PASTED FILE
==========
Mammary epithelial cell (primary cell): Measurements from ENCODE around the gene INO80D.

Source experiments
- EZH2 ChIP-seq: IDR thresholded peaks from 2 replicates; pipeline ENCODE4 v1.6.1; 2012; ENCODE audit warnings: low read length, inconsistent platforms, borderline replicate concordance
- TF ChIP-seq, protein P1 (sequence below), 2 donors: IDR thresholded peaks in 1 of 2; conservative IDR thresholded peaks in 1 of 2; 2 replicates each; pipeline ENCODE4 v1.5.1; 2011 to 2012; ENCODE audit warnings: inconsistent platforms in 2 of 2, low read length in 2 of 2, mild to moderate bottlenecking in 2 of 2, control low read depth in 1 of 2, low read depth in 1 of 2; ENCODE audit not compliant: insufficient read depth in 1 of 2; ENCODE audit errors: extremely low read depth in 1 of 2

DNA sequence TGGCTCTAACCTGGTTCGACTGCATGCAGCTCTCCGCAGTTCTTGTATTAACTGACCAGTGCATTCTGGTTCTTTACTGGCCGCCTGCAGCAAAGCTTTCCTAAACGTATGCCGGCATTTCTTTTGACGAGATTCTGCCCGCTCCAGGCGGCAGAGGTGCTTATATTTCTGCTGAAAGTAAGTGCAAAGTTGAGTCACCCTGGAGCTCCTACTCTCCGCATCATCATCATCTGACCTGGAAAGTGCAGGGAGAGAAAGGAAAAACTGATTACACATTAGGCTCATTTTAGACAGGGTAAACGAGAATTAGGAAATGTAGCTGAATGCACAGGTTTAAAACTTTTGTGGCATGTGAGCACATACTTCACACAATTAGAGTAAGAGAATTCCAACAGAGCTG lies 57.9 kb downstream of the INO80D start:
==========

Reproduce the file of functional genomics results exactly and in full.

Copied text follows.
Mammary epithelial cell (primary cell): Measurements from ENCODE around the gene INO80D.

Source experiments
- EZH2 ChIP-seq: IDR thresholded peaks from 2 replicates; pipeline ENCODE4 v1.6.1; 2012; ENCODE audit warnings: low read length, inconsistent platforms, borderline replicate concordance
- TF ChIP-seq, protein P1 (sequence below), 2 donors: IDR thresholded peaks in 1 of 2; conservative IDR thresholded peaks in 1 of 2; 2 replicates each; pipeline ENCODE4 v1.5.1; 2011 to 2012; ENCODE audit warnings: inconsistent platforms in 2 of 2, low read length in 2 of 2, mild to moderate bottlenecking in 2 of 2, control low read depth in 1 of 2, low read depth in 1 of 2; ENCODE audit not compliant: insufficient read depth in 1 of 2; ENCODE audit errors: extremely low read depth in 1 of 2

DNA sequence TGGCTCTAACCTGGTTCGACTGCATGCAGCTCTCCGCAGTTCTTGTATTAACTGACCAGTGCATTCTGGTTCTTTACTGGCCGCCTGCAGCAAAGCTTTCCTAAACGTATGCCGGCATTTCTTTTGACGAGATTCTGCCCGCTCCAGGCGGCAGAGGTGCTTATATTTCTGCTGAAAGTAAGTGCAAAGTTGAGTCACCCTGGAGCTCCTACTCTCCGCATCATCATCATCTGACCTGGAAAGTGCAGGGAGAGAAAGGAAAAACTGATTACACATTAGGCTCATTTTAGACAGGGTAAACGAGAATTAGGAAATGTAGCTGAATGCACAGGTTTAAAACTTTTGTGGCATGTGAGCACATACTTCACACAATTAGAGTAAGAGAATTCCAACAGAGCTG lies 57.9 kb downstream of the INO80D start: